Stoneburner has found the same comfort in Emmert. “He is so abreast of the law and so current on the rules of the Supreme Court and the procedures,” Stoneburner said. Perhaps more important, “I think he’s a very persuasive writer.”
MacArthur and a companion case, U.Va. Health Services Foundation v. Morris, Record No. 070214, are expected to be argued in November with a decision in January.
Several firms with active litigation practices have attorneys who handle most of the firm’s appeals to the Supreme Court or the Virginia Court of Appeals or the 4th U.S. Circuit Court of Appeals.
Among those attorneys are Priddy and Robert B. Delano Jr. at Sands Anderson Marks & Miller; Monica Taylor Monday at Gentry Locke Rakes & Moore LLP; George A. Somerville and William H. Hurd at Troutman Sanders LLP; E. Duncan Getchell Jr. at McGuireWoods LLP; Frank K. Friedman at Woods Rogers PLC; John Charles Thomas at Hunton & Williams; and John D. Eure of Johnson, Ayers & Matthews PLC.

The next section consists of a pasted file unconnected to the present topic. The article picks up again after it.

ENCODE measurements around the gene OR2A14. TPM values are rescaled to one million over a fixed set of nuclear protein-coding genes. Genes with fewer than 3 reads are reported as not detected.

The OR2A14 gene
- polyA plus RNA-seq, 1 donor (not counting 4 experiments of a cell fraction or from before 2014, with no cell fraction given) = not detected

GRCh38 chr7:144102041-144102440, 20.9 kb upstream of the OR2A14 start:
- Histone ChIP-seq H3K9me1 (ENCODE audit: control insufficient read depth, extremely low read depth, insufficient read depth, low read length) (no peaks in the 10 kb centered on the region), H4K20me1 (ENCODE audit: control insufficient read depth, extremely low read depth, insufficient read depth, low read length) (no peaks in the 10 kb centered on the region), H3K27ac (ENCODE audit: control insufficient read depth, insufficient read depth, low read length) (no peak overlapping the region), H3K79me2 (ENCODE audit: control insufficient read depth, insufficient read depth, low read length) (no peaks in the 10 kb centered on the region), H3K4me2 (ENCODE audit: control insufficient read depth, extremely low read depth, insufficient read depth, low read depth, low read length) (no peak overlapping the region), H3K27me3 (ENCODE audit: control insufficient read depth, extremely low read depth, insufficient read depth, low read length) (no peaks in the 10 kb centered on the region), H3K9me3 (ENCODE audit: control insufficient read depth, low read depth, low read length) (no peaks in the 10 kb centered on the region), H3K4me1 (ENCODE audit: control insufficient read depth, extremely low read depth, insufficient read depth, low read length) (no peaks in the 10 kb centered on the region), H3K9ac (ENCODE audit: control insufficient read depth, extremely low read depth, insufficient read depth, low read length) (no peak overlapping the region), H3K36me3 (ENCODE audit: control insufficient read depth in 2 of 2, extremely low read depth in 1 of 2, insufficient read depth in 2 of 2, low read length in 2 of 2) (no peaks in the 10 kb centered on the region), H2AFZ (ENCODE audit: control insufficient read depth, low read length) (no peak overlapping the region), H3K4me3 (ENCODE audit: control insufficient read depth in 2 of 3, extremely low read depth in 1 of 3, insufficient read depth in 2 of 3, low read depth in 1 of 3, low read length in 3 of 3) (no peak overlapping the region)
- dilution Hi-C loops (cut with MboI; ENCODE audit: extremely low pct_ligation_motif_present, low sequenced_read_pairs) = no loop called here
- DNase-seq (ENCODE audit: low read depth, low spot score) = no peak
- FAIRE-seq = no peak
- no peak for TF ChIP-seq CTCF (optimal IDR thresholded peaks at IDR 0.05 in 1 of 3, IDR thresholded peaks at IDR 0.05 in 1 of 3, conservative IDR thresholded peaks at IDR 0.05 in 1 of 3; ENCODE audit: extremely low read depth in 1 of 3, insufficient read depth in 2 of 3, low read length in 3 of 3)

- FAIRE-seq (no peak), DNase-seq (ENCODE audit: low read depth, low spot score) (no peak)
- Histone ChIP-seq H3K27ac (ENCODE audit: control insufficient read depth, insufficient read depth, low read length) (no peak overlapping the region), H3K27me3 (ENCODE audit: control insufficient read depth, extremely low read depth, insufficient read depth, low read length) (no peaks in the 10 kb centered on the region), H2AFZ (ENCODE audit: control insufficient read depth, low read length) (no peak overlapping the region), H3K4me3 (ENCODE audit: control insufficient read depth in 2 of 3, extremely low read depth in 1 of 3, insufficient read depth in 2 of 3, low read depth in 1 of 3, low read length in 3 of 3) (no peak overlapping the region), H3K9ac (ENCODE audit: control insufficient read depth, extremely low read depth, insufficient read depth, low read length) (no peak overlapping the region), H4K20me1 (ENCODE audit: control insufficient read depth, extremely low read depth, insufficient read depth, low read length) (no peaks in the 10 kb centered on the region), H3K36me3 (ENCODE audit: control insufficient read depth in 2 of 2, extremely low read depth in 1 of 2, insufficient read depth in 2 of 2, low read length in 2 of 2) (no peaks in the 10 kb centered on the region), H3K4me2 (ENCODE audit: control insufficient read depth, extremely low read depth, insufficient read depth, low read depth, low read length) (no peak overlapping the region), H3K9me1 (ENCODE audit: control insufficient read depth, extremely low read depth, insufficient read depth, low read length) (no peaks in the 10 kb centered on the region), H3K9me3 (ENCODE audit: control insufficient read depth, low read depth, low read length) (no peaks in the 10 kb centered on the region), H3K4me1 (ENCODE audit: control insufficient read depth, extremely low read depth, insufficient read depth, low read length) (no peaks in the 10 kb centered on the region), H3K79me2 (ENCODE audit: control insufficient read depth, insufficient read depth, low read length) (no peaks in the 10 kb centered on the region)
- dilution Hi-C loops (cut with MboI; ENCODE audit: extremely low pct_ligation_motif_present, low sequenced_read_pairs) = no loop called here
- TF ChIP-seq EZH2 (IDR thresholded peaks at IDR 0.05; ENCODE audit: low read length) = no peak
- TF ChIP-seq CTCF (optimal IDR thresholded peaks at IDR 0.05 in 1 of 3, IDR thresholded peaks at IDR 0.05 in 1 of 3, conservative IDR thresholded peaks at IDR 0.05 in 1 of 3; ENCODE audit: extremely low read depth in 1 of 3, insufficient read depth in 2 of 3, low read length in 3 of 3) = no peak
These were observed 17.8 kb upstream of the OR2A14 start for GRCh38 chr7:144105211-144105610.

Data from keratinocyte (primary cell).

Emmert and Monday are quick to emphasize that extensive appellate experience is not necessary to present an effective argument before the Supreme Court. “I’ve seen lawyers doing their first appeal do a fantastic job,” Monday said. As much as she enjoys the specialized appellate work, she said she likes the idea that those lawyers can be effective appellate advocates.
“I hope that Virginia is still a place where solo and small firm lawyers are going to continue to do that,” she said.
As chairman of the appellate subcommittee of the Virginia State Bar’s litigation section, Emmert has conducted several continuing legal education programs, often with a fellow appellate expert and a Supreme Court staff member, to help expand the pool of lawyers with basic appellate skills.